RWTH Research Enables Eco-Friendly Crop Protection
Method for isolating DNA used in plants.
A working group headed by Professor Uwe Conrath from the Department of Plant Biochemistry and Molecular Biology at RWTH Aachen University has developed a method that allows the so-called FAIRE method to be applied to plants. The research project involving the model higher plant Arabidopsis thaliana, also known as thale cress, has now been published in the scientific journal "Nature Protocols" and is receiving worldwide attention. The findings from Aachen contribute to a better understanding of increased defensive capacity in plants. This, in turn, opens the door to identifying natural or near-natural substances with which crops can be protected against harmful organisms in an eco-friendly manner in the future.
Using FAIRE to isolate the DNA of plants
In order to be able to determine the sequences of DNA regions in the genome of multicellular organisms, the genetic material, deoxyribonucleic acid or DNA, has to first be segregated from the proteins that are attached to it. This leads to the formation of so-called open chromatin, which plays a decisive role in the regulation of gene activity. There are various methods available to identify open chromatin, including the formaldehyde-assisted isolation of regulatory DNA elements, called FAIRE for short.
Compared to other methods, FAIRE offers many advantages, such as good reproducibility and low susceptibility to errors. Up until now, however, the method had not yet been established for use in plants. Plants have a rigid cell wall that often makes access difficult in experiments. When plant cells are broken up, other structures and molecules - for example, DNA - are also affected. In years of dedicated research, the Aachen working group has been able to develop a detailed experimental protocol with which the FAIRE method can now be applied to plants in every laboratory worldwide.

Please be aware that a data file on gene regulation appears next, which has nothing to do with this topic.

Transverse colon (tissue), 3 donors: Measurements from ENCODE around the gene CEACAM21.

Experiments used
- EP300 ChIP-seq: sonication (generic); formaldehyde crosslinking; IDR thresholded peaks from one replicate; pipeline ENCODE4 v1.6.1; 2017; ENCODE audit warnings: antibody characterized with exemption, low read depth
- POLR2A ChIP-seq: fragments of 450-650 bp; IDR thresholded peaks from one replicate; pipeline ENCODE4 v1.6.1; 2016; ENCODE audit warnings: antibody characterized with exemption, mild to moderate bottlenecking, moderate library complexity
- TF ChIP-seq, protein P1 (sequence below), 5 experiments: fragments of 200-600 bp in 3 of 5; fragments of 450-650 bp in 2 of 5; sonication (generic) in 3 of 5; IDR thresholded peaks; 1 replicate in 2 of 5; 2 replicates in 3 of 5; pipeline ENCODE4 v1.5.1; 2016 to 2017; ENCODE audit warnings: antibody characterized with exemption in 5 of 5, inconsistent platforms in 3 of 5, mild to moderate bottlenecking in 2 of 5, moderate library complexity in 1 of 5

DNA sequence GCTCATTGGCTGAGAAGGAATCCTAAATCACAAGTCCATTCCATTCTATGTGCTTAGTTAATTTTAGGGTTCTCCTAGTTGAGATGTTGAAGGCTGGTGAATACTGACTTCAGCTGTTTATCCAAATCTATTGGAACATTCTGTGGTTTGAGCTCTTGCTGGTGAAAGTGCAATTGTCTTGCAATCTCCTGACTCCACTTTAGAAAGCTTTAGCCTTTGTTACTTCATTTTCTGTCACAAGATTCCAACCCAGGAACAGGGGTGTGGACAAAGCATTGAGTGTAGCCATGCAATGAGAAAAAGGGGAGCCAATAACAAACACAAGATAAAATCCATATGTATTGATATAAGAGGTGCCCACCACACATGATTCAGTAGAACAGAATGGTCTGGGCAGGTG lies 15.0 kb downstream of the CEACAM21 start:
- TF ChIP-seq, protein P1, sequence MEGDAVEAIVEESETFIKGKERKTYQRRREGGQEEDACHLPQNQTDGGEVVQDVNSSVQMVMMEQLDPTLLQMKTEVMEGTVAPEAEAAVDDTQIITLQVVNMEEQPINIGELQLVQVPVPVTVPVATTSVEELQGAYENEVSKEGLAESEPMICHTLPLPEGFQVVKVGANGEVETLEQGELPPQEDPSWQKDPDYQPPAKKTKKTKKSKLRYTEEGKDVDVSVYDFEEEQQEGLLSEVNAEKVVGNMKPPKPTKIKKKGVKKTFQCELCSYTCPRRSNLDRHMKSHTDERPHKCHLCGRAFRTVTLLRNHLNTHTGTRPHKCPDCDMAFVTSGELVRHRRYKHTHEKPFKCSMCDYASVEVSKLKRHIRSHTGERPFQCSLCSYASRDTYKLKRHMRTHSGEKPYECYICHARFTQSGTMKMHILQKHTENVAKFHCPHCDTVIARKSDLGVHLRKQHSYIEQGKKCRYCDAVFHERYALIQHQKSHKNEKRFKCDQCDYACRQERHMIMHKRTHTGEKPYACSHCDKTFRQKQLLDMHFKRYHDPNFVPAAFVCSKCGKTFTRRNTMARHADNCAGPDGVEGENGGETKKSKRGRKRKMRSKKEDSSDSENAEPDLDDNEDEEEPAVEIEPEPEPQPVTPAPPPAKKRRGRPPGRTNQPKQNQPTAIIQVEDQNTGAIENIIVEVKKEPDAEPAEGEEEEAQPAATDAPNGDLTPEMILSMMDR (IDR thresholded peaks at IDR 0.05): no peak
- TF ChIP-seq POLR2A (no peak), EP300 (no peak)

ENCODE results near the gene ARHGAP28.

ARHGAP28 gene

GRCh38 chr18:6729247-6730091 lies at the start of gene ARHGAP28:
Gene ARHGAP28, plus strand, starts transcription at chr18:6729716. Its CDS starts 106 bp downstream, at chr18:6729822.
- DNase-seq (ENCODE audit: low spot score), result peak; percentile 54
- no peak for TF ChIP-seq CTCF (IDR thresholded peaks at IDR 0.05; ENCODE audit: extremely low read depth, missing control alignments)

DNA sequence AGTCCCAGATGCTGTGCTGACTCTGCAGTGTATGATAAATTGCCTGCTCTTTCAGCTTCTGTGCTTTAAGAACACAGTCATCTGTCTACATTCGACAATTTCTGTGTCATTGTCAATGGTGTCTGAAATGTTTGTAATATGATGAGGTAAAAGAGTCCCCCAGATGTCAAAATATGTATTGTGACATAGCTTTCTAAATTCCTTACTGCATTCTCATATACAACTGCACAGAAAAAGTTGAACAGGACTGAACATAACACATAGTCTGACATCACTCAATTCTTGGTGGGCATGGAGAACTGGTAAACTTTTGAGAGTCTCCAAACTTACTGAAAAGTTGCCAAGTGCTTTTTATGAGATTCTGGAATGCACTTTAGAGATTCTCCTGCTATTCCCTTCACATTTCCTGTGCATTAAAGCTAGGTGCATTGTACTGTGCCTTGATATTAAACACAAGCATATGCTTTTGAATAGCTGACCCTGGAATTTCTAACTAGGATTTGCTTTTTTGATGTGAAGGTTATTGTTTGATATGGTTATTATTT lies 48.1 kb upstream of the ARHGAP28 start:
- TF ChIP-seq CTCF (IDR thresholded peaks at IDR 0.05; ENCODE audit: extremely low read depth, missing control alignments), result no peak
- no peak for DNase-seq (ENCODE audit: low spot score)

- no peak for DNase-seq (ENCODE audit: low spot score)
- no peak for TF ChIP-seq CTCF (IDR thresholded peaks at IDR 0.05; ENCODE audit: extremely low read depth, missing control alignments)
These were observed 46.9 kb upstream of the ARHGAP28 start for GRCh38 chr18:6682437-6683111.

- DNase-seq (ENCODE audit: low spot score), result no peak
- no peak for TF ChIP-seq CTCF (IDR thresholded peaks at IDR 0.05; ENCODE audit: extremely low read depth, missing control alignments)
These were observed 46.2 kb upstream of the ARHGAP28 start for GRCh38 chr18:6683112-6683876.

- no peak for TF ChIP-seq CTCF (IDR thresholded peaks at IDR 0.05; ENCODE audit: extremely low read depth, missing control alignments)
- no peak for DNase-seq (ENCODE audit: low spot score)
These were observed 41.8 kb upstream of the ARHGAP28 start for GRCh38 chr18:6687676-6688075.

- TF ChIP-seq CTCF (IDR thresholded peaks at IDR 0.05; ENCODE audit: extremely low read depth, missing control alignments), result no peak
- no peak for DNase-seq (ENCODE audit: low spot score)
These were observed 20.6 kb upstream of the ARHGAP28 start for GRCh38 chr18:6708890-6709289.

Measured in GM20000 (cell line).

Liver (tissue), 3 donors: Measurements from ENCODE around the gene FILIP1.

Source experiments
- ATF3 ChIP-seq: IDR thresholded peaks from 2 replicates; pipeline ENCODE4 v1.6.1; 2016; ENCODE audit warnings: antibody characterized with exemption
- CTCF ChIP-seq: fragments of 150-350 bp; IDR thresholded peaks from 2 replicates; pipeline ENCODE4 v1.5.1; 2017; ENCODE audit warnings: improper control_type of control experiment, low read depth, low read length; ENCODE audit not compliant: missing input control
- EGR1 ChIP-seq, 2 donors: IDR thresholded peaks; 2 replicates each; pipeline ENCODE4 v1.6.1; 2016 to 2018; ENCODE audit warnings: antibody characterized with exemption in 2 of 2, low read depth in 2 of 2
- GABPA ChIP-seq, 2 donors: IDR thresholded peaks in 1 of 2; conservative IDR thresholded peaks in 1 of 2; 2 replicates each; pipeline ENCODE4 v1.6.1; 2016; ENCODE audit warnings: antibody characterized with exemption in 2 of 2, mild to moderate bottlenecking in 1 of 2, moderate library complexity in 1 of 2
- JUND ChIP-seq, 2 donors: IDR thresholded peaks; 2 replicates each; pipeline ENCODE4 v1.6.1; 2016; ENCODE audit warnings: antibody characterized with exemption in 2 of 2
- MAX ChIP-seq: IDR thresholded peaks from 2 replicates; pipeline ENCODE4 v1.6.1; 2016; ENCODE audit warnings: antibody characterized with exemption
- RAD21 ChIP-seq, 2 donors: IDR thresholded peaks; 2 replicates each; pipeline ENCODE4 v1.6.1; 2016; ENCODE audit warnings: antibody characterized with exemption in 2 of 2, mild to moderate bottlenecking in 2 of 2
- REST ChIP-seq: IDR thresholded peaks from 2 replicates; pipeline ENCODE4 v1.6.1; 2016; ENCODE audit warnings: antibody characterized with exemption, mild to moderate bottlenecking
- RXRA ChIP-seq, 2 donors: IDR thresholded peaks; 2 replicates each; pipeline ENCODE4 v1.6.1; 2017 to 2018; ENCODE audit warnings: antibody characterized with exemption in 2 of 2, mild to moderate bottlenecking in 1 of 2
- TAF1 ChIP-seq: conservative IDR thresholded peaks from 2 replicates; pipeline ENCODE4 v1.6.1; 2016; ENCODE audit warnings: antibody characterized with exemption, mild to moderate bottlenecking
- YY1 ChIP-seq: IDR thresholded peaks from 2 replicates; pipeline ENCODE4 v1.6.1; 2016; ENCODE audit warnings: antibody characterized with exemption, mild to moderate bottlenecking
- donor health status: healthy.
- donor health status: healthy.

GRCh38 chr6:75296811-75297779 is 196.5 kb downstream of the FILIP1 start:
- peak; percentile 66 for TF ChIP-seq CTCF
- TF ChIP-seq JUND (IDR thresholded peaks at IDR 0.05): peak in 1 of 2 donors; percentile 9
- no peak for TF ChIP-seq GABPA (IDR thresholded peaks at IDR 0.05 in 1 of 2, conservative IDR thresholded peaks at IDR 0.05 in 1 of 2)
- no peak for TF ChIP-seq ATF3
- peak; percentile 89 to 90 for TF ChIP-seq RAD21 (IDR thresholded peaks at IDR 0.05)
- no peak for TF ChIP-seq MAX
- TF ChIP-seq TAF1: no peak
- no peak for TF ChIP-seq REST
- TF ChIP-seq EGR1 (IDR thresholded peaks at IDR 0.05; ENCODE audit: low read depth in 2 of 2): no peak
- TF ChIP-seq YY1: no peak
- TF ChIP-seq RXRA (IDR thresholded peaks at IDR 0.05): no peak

Increased defense against pathogens
The method was used in Aachen on the thale cress, a crop that had previously been infected with the bacterium Pseudomonas syringae. The plant had obviously developed a state of readiness to defend itself against future attacks and consequently, a resistance against the bacterial pathogen - comparable to the human immune system after vaccination.
"Using the FAIRE method, any of the regulatory DNA sequences of the Arabidopsis genome can be identified. If we activate them with new, naturally derived pesticides for use in crop plants, we can make poison-free and thus ecologically safe pest control a reality," Professor Conrath points out.
Source: Press and Communications